Ok, so I’ve been having dreams about guava. I mean, literally. I’ve been thinking about ways to use this delectable fruit, to the point of obsession.
Guava is just one of those fruits-sweet, tart, soft, firm…a scent that is undeniable and attributable only to itself. When cooking guava the entire house smells of it. Why isn’t there a guava scented air freshener? Hmm, maybe one needs to be created?
Air fresheners aside, I thought about guava and why I had never tasted a guava cake or any such delight. Sure, in Trinidad we have guava cheese– a sweet, firm treat made from guava syrup infused with various spices- and guava jam/jelly. These are both staples in Trinidad and in other parts of the region, but guava cake and other guava sweets just aren’t the popular. If you know of or have made guava flavored sweets please feel free to leave a comment below, I’d love to hear about them!
It isn’t guava season here in Trinidad, but my family has a tree and we’re always freezing the ripe fruits in order to make juices, jams and ‘cheese’ so I was in luck when my thoughts happened upon creating a delicious guava cake.
At first I wanted to make cupcakes but the lack of cupcake trays sort of ruined that idea! I searched online for recipes that I could modify to create a guava cake and turned to one of my favorite people- the barefoot contessa-Ina Garten. I always trust her recipes and never second guess them because they always work. I chose her strawberry country cake as the jumping off point for my citrus cake. I swapped the sour cream for Greek yogurt and upped the lemon and added lime instead of orange and never bothered to use vanilla extract. My cake was a lemon/lime blend which I thought would both balance out as well as enhance the guava frosting. It worked!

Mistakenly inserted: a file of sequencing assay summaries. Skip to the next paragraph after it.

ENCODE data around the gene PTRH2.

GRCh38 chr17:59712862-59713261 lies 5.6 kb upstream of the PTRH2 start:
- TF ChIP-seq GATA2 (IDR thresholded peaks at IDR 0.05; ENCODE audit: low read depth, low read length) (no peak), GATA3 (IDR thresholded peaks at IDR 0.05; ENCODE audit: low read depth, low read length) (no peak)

I used 1 8-inch pan to make one cake and 2 12-cup mini cupcake trays to make 24 cute little mini cupcakes.
For the frosting/filling- really, the star of the cake- I spoke to a couple of professionals to get ideas and ultimately chose to do a sort of mix-up of many different ideas. I considered a mousse or a custard (which I will definitely try in the near future once the guavas reappear) but opted for a smooth butter cream instead. I loosely followed this recipe for a berry butter cream frosting and found it was very successful!
To top it off I decided to do some candied lime rind as my topping as the flavors spoke for themselves and really didn’t need any additions that might compete or subtract from their tart crispness. I didn’t cover my rinds with sugar-a step that is quite popular in many recipes- since I felt that 3/4 of a large bag of sugar was, well, sugar enough.
(Just as an aside-I can totally understand why many pastry chefs are skinny…after you see what goes into these little treats you might never sanely choose to eat them!)
This cake is perfect with tea/ coffee or on it’s own. The guava is bold and assertive, timidly supported by the fresh, clean tartness of lemons and limes. The odd guava seed that has found it’s way into the smooth, buttery frosting is a surprising textural delight.
This cake is a must for anyone who loves the taste and smell of guavas!
It’s been far too long.
Over the past week I’ve been a bit under the weather. I’m sick & voiceless. Losing my voice is better than having to put others through the croaky voice that I had a couple days ago- but it’s also really annoying since I can’t vocalize to my little baby 😦